The Good Earth By Pearl S. Buck Book Summary

The novel opens on Wang Lung's wedding day. Wang is a Chinese peasant farmer who lives with his father; his mother died six years earlier. His intended bride, O-lan, is a slave in the prosperous House of Hwang. Wang walks to the House of Hwang, where he is embarrassed by his shabby appearance, and collects O-lan after appearing before the Ancient Mistress of the House. The couple returns to Wang's farm, where O-lan prepares dinner for guests — including Wang's unnamed uncle and the uncle's unnamed son — invited to celebrate the wedding. Later that night, Wang and O-lan consummate their marriage.

Over the next few months following their marriage, O-lan tends the house and joins Wang in cultivating the fields. We learn at the end of Chapter 2 that she is pregnant. The events of her pregnancy are skipped over, and we soon find O-lan ready to deliver her baby; she asks Wang for nothing except a newly peeled reed, slit, so that she may cut the baby's umbilical cord. She delivers a son and soon rejoins Wang in working the fields. The harvest is prosperous, and Wang and O-lan are able to hide silver dollars from the harvest in their house.

On the second day of the New Year, Wang and O-lan, dressed in new clothes that O-lan has sewed, take their son to the House of Hwang to present him to the Ancient Mistress. Their appearance of prosperity is in stark contrast to Wang's appearance the first time he visited the House. O-lan relates to Wang her suspicion that the great House of Hwang is having financial difficulties, so much so that the House is looking to sell a portion of its land. With the silver coins from their previous harvest, Wang purchases the land. Soon thereafter, O-lan delivers a second son. Along with this second son comes another prosperous harvest, even better than before, and Wang and O-lan again are able to stash silver in their house.

At the same time that O-lan is delivering yet another child — a girl this time — Wang's uncle approaches Wang and cajoles Wang into giving him silver to be used as a dowry for his eldest daughter. Wang resists giving the money to his uncle, who is a despicable character, but out of guilt — and the threat of blackmail of his good name — Wang acquiesces.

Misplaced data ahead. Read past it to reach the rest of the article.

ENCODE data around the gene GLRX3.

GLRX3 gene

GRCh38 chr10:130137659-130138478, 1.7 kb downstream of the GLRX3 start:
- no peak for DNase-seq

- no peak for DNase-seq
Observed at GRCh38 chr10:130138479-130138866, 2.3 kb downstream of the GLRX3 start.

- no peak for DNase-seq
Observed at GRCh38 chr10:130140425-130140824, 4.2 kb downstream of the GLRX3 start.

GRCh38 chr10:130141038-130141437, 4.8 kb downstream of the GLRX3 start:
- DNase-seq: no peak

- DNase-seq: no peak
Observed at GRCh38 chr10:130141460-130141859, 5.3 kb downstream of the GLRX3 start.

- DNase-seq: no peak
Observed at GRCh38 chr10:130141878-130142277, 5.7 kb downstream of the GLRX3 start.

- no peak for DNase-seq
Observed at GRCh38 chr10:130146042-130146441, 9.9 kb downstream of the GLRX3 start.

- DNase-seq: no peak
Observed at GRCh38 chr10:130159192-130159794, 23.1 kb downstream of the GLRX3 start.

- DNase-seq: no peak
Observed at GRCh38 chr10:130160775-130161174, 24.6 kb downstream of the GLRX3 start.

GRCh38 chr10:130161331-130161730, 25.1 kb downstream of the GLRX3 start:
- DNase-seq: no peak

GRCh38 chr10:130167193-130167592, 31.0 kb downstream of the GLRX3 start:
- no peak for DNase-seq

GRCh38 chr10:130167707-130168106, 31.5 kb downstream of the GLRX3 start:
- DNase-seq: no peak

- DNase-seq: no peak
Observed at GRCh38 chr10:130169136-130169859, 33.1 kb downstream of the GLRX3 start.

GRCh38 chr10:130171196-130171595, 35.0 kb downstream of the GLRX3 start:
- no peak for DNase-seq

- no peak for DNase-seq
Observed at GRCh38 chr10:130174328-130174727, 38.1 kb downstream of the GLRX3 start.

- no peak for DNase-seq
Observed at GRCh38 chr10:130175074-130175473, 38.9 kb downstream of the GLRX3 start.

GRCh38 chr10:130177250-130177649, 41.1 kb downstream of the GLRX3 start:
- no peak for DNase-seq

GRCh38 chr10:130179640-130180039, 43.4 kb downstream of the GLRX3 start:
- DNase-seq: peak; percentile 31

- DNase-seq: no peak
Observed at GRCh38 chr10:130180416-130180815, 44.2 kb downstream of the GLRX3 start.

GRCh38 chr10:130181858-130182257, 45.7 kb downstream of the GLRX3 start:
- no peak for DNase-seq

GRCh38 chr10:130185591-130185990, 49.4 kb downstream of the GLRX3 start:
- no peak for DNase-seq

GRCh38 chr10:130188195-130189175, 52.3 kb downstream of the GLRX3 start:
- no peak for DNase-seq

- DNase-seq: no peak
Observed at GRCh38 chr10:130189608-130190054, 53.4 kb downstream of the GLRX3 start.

Times grow bad for Wang and the other farmers, but he continues to buy land from the House of Hwang — although he does not tell O-lan that he's using up all of their silver. Food grows scarce, and the family is forced to slaughter their ox and eat it. Wang's uncle maliciously spreads the false rumor among the farmers and villagers that Wang has hordes of food and silver, and men force their way into Wang's home and take what little food they find, to which Wang comforts himself by saying that at least no one can take the land that he owns. Wang decides to move his family in hopes of finding a job, but he refuses to sell his land. Along with many others, Wang and his family take a train south.

Arriving in an unnamed city in the south, Wang and his family support themselves by O-lan and the children begging for food and Wang hiring himself out as a ricksha driver. Daily they eat at the public kitchens. Soon, armed soldiers regularly appear in the city, for there is talk of war; the rich begin fleeing the city, abandoning their opulent houses. A mob of people including Wang break into one of these abandoned houses, and Wang forces a man who failed to flee the house to give him gold. With this gold, Wang and his family return to their land and once again establish themselves as prosperous farmers. Wang learns from O-lan that while in the southern city she stole a cache of jewels from the house where Wang stole the gold. With this newfound prosperity, Wang buys up all of the remaining land of the House of Hwang. He is becoming as rich and established as the House of Hwang formerly was.

Seven years pass of increased fortune, but in that seventh year a great flood comes and covers the fields. With idle time on his hands, Wang begins visiting the town's tea shop. There, he is introduced to a woman named Lotus Flower and takes her for his concubine, moving her and her servant into his house. The household further grows when Wang's uncle and aunt and their son forcibly move themselves into Wang's house. Additionally, Wang's sons marry, and they and their families live in the house. It is during this time that O-lan and Wang's elderly father both die and are buried.

Wang's oldest son approaches his father and suggests that the family move into town, into the great house formerly occupied by the House of Hwang. Wang likes this idea, and the entire family — except Wang's uncle and aunt — move; Wang's uncle's son goes to join the war. The House of Hwang has now become the House of Lung. Wang spends less time surveying his many lands, and he begins renting some of his lands to tenants — just as the Old Lord of the House of Hwang had done. It is during this time that Wang's uncle dies, and Wang moves his aunt into the house in town.

As Wang grows older, he becomes less attracted to Lotus Flower and finds that his affection for a slave named Pear Blossom increases. Ultimately, he takes Pear Blossom as his new concubine. His passion for her soon wanes, but he remains fond of her. He, Pear Blossom, and his first daughter return to the house on the land. His two oldest sons visit him, and they promise him that they will never sell the land — but it is clear that they are lying, and that they eventually will sell the land once Wang dies.

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